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Old 07-02-2016, 12:25 AM   #2
Marwhini
Wight
 
Join Date: Jun 2016
Posts: 144
Marwhini has just left Hobbiton.
I hate replying to my own thread before anyone else.

But I found the quote for which I was thinking, when I wrote the original post, coming from The History of Middle-earth, Vol. 10: Morgoth's Ring regarding JRR Tolkien's goals in revising and finishing the earlier works, and Cosmology of ňa, Arda, and Middle-earth:

Quote:
Originally Posted by CJR Tolkien in The History of Middle-earth, Vol. 10: Morgoth's Ring
. . . It seems not to have been until the end of the 1950s that he [JRR Tolkien] turned again seriously to the Silmarillion narrative (for which there was now an insistent demand). But it was too late. As will be seen in the latter part of this book, much had changed since (and, I am inclined to think, in direct relation to) the publication of The Lord of the Rings and its immediate aftermath. Meditating long on the world he had brought into being and was now in part unveiled, he had become absorbed in analytic speculation concerning its underlying postulates. Before he could prepare a new and final Silmarillion he must satisfy the requirements of a coherent theology and metaphysical system, rendered now more complex in its presentation by the supposition of obscure and conflicting elements in its roots and its tradition.
Among the chief 'structural' conceptions of the mythology that he pondered in those years were the myth of Light; the nature of Aman; the immortality (and death) of the Elves; the mode of their reincarnation; the Fall of Men and the length of their early history; the origin of Orcs; and above all the power and significance of Melkor-Morgoth, which was enlarged to become the ground and source of the corruption of Arda. For this reason I have chosen Morgoth's Ring as the title of this book. It derives from a passage in my father's essay 'Notes on the motives in the Silmarillion' (pp. 394 ff) ,in which he contrasted the nature of Sauron's power, concentrated in the One Ring, with that of Morgoth, enormously greater, but dispersed or disseminated into the very matter of Arda: 'the whole of Middle-earth was Morgoth's Ring'.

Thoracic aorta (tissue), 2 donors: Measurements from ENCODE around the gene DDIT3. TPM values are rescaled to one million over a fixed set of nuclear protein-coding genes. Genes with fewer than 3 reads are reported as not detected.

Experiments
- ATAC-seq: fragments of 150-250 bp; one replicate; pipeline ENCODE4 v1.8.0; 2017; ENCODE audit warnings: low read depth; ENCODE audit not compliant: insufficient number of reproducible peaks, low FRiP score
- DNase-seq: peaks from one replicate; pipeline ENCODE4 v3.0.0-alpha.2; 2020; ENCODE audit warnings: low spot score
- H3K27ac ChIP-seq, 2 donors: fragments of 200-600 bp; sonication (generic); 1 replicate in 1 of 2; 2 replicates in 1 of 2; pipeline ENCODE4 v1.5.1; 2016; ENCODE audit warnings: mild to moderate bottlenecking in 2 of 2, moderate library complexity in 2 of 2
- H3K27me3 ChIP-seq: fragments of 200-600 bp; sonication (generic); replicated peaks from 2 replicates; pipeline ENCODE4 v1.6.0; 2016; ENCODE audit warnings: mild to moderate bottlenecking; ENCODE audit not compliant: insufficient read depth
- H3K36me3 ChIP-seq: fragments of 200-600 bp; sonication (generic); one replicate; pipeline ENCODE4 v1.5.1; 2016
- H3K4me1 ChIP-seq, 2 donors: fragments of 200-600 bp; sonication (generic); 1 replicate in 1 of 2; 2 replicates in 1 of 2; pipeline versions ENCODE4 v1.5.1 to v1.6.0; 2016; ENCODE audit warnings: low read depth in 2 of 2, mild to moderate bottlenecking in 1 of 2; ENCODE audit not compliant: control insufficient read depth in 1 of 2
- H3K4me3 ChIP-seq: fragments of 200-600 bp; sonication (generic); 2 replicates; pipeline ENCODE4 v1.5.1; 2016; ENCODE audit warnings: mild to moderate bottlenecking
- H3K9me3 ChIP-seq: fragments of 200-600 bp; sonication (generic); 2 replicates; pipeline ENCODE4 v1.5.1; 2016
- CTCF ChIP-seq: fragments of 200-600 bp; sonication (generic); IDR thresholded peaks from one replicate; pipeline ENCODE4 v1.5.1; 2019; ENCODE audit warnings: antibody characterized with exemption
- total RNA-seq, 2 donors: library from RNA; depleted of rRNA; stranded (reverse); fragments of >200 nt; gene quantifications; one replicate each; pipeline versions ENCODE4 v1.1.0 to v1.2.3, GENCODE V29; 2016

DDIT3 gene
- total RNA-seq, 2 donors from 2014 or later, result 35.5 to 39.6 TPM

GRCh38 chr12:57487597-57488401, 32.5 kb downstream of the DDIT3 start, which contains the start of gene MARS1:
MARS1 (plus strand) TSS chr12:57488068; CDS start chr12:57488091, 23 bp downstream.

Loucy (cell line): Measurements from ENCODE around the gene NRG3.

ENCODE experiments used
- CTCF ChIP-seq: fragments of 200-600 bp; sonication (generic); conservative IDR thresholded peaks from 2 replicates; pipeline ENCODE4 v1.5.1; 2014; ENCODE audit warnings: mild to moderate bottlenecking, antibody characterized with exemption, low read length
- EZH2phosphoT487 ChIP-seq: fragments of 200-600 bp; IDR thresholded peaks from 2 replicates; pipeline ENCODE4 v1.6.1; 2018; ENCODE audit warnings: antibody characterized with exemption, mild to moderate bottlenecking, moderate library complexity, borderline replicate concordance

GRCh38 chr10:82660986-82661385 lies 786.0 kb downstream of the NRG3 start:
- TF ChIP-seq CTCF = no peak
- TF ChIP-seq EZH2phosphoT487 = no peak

Specific in my speculation of the Metaphysics of Middle-earth in the above account is the following passage:

"Meditating long on the world he had brought into being and was now in part unveiled, he had become absorbed in analytic speculation concerning its underlying postulates. Before he could prepare a new and final Silmarillion he must satisfy the requirements of a coherent theology and metaphysical system, rendered now more complex in its presentation by the supposition of obscure and conflicting elements in its roots and its tradition."

Also of importance is the capitalization of the word "Light" in the second paragraph. This indicates that Tolkien gave special significance to the "Light" of Aman, and the Two Trees compared to the "light" that existed in the everyday world.

As I mentioned... I believe I have solutions to these problems (not just the Metaphysics and Theology, but to the underlying problems listed in the second paragraph).

But before I lay out the specifics, I would be interested to see what others might be thinking along these lines, because I have discovered that the solutions I have outlined tend to be highly contentious among many fans of Tolkien's works who have not really pondered the mechanisms by which the world works, the:

". . . analytic speculation concerning its underlying postulates. . . [and] requirements of a coherent theology and metaphysical system."

These few phrases mean that Tolkien was concerned with discovering the means by which his world could contain things often considered to be "Supernatural," yet Tolkien clearly considered "Natural." Again, not having a digital copy of The Letters of JRR Tolkien is a hindrance, as one of those Letters laid out a distinction between "Magic," which Tolkien considered to be "Necromantic" or "Occult," and the Natural Abilities of the Ainur, Elves, and even some among Men/Mankind who were especially tuned to the FŽa within Arda. This is illustrated in Sam's desire to see "Elven Magic" while in Lothlůrien, yet which Galadriel denied was "Magic," yet explained that her Mirror was likely what Sam meant by "Magic."

And if we say something is "Natural," that means that it is subject to sets of Laws and Sciences that make it knowable to those who would bend their minds toward the understanding of such things. It is here where many of Tolkien's fans rebel; at hearing that "Laws of Science" will describe the Nature of the World of Arda tends to set them on edge.

Yet this is what Metaphysics is: The Underlying Postulates of a world or system that define the mechanisms of its operation.

By the literal meaning of the word, Metaphysics is: The Physics or Physics (from the Greek: Μετά - Meta - for "beyond," "upon," "after", and Φυσικα - Physika - for "Nature," or "the stuff of the Body"). From Metaphysics are derived the Sciences.

And thus with the right Metaphysical Assumptions, everything following arises out of "Nature" through consistent mechanisms which operate the same way every time they are encountered.

Tolkien seems to have desired that Middle-earth operate in a similar fashion. He ultimately failed to see a unifying Metaphysics because of his inability to reconcile Christian Faith with the Pagan nature of the world he constructed (remember, the occupants of Middle-earth are not Christians). Yet such a Metaphysics was within his grasp if he was just willing to accept a greater degree of Syncretism between his own faith and the reality of the characters within Middle-earth.

MB
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